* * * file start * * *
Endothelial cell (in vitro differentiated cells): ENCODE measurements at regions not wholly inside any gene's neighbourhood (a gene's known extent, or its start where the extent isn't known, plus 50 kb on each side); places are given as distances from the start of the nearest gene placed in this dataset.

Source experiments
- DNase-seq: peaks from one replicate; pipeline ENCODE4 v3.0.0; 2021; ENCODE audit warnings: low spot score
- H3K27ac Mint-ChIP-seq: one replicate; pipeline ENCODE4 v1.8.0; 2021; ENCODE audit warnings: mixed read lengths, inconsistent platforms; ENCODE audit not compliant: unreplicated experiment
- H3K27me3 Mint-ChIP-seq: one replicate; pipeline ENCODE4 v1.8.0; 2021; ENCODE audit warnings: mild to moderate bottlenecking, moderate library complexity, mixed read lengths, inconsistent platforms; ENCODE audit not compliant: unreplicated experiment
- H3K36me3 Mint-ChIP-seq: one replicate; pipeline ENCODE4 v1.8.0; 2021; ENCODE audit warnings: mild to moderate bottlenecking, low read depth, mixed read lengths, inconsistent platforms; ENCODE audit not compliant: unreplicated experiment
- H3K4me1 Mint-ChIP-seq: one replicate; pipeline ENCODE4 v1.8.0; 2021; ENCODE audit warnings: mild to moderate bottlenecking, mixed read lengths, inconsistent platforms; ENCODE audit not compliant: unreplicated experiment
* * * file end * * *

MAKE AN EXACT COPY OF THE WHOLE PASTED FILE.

Endothelial cell (in vitro differentiated cells): ENCODE measurements at regions not wholly inside any gene's neighbourhood (a gene's known extent, or its start where the extent isn't known, plus 50 kb on each side); places are given as distances from the start of the nearest gene placed in this dataset.

Source experiments
- DNase-seq: peaks from one replicate; pipeline ENCODE4 v3.0.0; 2021; ENCODE audit warnings: low spot score
- H3K27ac Mint-ChIP-seq: one replicate; pipeline ENCODE4 v1.8.0; 2021; ENCODE audit warnings: mixed read lengths, inconsistent platforms; ENCODE audit not compliant: unreplicated experiment
- H3K27me3 Mint-ChIP-seq: one replicate; pipeline ENCODE4 v1.8.0; 2021; ENCODE audit warnings: mild to moderate bottlenecking, moderate library complexity, mixed read lengths, inconsistent platforms; ENCODE audit not compliant: unreplicated experiment
- H3K36me3 Mint-ChIP-seq: one replicate; pipeline ENCODE4 v1.8.0; 2021; ENCODE audit warnings: mild to moderate bottlenecking, low read depth, mixed read lengths, inconsistent platforms; ENCODE audit not compliant: unreplicated experiment
- H3K4me1 Mint-ChIP-seq: one replicate; pipeline ENCODE4 v1.8.0; 2021; ENCODE audit warnings: mild to moderate bottlenecking, mixed read lengths, inconsistent platforms; ENCODE audit not compliant: unreplicated experiment